Wednesday, January 5, 2011
Steamboat Springs City Manager Jon Roberts suffered a broken bone near one of his eyes and cracked or broke some ribs in an accident Sunday at Steamboat Ski Area that has left him unconscious and in critical condition at a Denver hospital.
Roberts remained in critical condition Tuesday night at Denver Health medical center. Deputy City Manager Wendy DuBord, who has assumed Roberts’ duties in his absence and has been in close contact with his family, said her boss is responding to voice commands for simple movements, such as raising an arm slightly.
DuBord said Roberts had an MRI on Tuesday, the results of which could be known this morning. She said doctors have told the family that the impacts of head injuries can take time to become fully apparent. It still isn’t clear how Roberts was hurt. He was found unconscious on the Sitz ski run early Sunday afternoon. He was wearing a helmet and was not found near any trees.
Steamboat Springs Police Chief JD Hays said Tuesday that he’s heard rumors in town about a possible collision and someone leaving the scene. Hays said those rumors appear to be speculative.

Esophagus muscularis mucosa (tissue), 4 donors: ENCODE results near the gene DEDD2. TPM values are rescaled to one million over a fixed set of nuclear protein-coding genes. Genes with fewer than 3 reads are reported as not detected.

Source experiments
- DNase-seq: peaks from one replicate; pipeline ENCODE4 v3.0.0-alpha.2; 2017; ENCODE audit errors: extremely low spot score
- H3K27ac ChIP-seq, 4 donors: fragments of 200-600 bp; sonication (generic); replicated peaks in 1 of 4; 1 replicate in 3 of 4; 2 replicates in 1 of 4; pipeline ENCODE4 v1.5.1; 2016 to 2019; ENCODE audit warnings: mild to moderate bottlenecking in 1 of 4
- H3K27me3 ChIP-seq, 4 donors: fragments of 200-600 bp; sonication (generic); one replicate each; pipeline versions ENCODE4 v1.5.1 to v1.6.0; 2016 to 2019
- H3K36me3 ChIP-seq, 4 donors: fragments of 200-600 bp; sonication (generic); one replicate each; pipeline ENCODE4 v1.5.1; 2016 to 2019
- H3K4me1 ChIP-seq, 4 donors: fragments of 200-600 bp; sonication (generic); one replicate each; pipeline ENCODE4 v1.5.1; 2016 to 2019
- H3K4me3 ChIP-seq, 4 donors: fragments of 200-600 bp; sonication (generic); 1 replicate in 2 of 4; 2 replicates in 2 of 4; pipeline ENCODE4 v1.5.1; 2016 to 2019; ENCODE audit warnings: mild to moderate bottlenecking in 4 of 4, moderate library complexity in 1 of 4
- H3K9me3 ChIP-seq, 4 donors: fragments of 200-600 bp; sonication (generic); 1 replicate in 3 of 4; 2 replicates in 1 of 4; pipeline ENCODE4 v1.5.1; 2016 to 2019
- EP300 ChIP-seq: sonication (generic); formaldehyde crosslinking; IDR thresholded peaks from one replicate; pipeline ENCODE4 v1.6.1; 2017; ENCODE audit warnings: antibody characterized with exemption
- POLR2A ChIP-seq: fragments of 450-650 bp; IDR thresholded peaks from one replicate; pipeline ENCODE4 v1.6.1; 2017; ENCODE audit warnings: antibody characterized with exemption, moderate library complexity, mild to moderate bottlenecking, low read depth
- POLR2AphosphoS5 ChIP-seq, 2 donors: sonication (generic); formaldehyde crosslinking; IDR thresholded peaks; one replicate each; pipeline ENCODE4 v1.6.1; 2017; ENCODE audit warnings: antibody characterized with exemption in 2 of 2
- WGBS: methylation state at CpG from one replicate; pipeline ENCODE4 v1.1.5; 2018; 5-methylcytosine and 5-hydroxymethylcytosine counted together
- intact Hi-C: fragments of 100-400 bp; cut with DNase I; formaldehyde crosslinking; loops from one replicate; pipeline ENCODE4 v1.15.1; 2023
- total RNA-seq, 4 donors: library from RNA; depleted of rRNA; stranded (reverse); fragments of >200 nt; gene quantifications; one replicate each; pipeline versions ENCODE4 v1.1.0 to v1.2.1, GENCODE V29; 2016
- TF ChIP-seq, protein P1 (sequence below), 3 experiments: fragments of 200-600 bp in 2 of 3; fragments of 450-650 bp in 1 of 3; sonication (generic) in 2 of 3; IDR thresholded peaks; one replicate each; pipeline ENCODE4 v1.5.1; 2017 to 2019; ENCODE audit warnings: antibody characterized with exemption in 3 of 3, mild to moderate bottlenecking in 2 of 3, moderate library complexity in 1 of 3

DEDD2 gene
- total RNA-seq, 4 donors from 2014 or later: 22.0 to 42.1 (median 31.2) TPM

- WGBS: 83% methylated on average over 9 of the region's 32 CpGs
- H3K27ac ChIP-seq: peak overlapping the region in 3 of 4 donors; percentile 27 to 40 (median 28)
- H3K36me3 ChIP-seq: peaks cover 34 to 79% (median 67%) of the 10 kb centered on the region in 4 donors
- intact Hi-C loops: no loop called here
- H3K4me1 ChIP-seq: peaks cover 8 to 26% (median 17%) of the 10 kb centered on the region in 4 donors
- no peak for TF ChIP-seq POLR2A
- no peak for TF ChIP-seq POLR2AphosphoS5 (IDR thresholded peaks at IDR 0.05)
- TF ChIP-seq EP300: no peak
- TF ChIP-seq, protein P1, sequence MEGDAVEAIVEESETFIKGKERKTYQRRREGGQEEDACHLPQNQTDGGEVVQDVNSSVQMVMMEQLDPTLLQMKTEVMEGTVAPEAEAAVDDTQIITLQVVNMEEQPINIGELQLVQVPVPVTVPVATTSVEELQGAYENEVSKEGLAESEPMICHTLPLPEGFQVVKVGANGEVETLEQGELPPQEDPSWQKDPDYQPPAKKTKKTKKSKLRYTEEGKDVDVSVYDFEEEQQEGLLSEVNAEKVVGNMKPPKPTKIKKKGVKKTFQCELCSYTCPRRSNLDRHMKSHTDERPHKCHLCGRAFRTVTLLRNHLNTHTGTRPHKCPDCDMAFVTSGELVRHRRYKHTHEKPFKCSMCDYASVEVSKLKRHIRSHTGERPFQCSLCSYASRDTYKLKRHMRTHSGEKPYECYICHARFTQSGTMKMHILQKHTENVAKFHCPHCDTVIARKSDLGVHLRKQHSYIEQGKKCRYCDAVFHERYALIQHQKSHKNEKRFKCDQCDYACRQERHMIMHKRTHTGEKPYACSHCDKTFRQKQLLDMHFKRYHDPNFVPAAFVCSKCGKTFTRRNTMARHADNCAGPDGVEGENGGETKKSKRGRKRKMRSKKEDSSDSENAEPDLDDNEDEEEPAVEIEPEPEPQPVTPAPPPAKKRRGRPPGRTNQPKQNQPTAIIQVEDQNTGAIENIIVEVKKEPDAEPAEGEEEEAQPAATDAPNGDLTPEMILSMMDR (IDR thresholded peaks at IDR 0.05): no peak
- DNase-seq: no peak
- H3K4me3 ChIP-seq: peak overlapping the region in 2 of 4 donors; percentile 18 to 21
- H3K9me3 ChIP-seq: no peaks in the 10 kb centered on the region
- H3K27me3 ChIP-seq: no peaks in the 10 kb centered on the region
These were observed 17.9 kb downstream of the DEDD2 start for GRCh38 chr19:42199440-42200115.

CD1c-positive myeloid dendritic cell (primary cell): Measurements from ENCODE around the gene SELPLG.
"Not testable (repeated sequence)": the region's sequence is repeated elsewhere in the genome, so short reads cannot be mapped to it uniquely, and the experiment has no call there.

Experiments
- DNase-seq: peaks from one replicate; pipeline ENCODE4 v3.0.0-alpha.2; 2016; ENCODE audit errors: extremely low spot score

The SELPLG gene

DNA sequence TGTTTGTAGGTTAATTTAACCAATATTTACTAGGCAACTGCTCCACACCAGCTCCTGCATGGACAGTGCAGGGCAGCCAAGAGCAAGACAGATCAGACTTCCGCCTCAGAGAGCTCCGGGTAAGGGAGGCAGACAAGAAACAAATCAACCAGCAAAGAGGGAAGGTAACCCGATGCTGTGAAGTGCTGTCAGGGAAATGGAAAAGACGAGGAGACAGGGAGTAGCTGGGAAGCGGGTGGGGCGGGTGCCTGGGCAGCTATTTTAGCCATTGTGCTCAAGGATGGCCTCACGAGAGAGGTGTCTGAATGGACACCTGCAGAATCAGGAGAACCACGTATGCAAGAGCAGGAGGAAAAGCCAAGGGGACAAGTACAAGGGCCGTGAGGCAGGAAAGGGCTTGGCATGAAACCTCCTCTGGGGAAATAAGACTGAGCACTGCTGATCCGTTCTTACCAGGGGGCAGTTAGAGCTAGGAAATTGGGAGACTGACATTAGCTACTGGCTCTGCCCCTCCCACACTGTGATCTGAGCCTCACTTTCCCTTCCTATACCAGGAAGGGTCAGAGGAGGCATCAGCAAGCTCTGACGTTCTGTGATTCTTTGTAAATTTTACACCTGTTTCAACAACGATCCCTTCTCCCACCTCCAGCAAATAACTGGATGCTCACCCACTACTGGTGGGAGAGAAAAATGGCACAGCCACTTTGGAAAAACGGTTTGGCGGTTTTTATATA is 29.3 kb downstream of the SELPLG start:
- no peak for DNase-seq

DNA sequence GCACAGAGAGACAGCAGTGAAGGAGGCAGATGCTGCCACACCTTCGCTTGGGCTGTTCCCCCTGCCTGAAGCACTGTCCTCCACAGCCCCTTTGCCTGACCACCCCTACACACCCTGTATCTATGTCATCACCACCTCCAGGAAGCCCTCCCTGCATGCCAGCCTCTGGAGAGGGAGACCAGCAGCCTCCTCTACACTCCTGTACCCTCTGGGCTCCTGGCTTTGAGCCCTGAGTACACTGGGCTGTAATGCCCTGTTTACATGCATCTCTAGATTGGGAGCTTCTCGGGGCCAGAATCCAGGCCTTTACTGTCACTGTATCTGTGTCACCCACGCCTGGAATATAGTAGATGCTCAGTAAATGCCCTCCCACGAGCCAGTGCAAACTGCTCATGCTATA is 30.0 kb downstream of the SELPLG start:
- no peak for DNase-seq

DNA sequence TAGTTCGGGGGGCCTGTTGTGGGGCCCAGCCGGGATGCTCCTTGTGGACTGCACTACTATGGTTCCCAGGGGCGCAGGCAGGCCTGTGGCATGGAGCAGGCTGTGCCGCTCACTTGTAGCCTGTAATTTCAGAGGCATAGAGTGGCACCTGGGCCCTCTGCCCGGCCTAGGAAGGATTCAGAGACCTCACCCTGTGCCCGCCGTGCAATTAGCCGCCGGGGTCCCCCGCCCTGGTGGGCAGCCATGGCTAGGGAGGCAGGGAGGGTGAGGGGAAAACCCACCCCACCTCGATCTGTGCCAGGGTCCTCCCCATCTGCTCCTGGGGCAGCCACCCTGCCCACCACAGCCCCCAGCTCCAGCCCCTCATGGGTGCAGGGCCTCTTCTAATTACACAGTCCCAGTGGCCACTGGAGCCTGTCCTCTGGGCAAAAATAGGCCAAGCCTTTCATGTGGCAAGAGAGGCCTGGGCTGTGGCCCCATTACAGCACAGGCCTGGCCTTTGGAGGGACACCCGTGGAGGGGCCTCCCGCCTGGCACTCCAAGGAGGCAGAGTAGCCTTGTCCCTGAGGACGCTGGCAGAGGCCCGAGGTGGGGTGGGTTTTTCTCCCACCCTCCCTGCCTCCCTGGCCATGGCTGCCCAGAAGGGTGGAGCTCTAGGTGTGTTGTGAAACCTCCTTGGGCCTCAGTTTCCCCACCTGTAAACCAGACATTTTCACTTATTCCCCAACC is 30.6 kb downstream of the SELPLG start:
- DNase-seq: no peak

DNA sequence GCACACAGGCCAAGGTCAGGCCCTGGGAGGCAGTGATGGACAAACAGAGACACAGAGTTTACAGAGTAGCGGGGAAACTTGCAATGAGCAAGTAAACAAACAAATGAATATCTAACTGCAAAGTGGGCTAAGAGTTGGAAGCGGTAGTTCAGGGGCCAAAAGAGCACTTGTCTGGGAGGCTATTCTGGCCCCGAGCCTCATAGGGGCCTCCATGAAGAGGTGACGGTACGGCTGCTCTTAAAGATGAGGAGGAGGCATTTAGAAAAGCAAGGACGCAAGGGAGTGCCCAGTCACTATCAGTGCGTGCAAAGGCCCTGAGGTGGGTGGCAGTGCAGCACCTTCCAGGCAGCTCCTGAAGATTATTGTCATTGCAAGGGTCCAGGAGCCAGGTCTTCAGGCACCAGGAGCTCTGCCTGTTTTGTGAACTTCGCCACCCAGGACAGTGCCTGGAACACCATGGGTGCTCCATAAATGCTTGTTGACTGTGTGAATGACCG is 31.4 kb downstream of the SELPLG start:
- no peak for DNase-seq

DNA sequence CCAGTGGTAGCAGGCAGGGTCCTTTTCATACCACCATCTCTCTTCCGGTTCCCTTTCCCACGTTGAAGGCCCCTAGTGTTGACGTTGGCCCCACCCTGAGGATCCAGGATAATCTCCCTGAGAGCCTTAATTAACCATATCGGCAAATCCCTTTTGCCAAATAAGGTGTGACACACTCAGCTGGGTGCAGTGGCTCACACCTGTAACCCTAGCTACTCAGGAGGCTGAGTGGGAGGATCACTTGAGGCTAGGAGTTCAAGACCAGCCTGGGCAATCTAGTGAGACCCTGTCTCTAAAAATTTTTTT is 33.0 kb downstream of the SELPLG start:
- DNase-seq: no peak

“Indications are that there’s not been a collision,” Hays said. “Right now, it appears that it was just an out-in-the-open, one-person crash.”
Hays said he could meet today with Steamboat Ski and Resort Corp. officials, who may be in contact with a person who saw Roberts’ injury.
Ski area spokesman Mike Lane has said a skier or snowboarder called the ski area’s dispatch after seeing Roberts on the ground Sunday. DuBord said Roberts’ family is thankful for the overwhelming community response. DuBord said she’s fielded “at least 60” phone calls from community members offering all kinds of support, including lodging in Denver for his family. DuBord said she even got a phone call from Fort Collins city officials, offering any needed help from that city.
DuBord said she is passing on all well-wishes to Roberts’ wife, LeAnn, who has been at the hospital with their three adult children. DuBord said LeAnn called the community’s response “overwhelming.”
DuBord said people often ask what they can do to help, but she doesn’t have an answer yet.
“Right at this point, there really isn’t much that people can do other than send good wishes and a collective prayer,” DuBord said.
— To reach Mike Lawrence, call 871-4233 or e-mail firstname.lastname@example.org